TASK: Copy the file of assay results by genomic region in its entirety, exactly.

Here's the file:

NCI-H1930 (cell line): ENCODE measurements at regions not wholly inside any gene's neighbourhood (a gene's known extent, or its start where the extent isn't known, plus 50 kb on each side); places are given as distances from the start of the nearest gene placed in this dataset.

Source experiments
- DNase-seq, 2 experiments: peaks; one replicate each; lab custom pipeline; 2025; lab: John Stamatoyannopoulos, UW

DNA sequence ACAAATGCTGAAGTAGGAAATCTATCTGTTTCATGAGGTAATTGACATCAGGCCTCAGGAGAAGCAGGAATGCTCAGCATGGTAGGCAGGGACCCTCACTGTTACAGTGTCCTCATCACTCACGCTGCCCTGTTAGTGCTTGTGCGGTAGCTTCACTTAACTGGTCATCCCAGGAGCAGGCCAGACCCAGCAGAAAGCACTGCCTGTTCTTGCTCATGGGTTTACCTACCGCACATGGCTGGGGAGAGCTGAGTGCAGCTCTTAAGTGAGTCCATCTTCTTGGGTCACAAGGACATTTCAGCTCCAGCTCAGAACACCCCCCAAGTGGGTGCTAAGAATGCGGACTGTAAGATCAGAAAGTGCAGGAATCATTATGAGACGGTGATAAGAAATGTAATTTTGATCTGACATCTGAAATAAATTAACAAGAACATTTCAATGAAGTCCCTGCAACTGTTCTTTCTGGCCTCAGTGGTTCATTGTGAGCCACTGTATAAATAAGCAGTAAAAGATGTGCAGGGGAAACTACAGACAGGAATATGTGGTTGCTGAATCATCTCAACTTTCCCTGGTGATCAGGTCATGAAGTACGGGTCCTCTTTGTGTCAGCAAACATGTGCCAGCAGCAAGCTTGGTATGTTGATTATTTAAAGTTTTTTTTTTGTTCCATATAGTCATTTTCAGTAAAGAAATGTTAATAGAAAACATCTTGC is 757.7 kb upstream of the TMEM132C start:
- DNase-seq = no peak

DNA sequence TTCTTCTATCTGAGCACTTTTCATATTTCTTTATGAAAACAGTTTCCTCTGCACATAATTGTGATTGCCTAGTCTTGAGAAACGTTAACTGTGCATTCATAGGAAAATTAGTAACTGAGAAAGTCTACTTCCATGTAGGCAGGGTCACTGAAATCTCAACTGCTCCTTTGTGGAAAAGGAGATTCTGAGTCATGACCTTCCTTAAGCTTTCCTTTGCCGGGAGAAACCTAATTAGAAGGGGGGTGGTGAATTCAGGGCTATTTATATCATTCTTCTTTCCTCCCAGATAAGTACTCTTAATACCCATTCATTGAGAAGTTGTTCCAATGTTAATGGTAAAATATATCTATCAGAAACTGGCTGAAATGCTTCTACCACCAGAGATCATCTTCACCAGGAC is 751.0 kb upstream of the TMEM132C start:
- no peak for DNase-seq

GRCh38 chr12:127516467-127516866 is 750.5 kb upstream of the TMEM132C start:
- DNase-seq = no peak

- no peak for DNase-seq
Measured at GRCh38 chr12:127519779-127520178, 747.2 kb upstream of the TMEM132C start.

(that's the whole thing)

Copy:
NCI-H1930 (cell line): ENCODE measurements at regions not wholly inside any gene's neighbourhood (a gene's known extent, or its start where the extent isn't known, plus 50 kb on each side); places are given as distances from the start of the nearest gene placed in this dataset.

Source experiments
- DNase-seq, 2 experiments: peaks; one replicate each; lab custom pipeline; 2025; lab: John Stamatoyannopoulos, UW

DNA sequence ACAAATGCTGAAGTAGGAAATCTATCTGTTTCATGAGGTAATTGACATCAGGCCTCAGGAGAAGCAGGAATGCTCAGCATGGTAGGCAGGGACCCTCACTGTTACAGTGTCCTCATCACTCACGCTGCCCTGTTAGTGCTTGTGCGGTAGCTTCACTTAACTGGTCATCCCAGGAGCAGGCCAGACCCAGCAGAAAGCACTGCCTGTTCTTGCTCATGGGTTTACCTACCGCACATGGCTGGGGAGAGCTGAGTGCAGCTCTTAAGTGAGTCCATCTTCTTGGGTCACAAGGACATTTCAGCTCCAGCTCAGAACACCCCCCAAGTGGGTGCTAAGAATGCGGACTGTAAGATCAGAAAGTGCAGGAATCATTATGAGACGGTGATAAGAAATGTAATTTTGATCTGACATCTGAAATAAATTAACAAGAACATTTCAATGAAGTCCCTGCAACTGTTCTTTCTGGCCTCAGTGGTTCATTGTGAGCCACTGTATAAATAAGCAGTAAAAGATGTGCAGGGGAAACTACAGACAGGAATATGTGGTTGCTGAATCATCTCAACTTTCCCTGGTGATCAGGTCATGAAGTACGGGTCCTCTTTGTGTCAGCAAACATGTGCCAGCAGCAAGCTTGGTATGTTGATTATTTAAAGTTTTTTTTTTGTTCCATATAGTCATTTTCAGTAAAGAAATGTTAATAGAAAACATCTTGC is 757.7 kb upstream of the TMEM132C start:
- DNase-seq = no peak

DNA sequence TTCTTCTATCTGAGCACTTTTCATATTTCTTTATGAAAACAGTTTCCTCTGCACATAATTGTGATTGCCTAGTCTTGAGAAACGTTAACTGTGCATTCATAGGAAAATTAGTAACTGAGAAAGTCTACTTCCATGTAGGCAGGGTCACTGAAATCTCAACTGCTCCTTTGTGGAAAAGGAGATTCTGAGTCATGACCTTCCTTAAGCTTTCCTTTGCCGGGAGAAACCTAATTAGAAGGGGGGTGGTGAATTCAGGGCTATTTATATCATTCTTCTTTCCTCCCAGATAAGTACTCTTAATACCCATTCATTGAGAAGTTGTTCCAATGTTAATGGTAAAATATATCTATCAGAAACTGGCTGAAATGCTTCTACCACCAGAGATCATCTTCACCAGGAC is 751.0 kb upstream of the TMEM132C start:
- no peak for DNase-seq

GRCh38 chr12:127516467-127516866 is 750.5 kb upstream of the TMEM132C start:
- DNase-seq = no peak

- no peak for DNase-seq
Measured at GRCh38 chr12:127519779-127520178, 747.2 kb upstream of the TMEM132C start.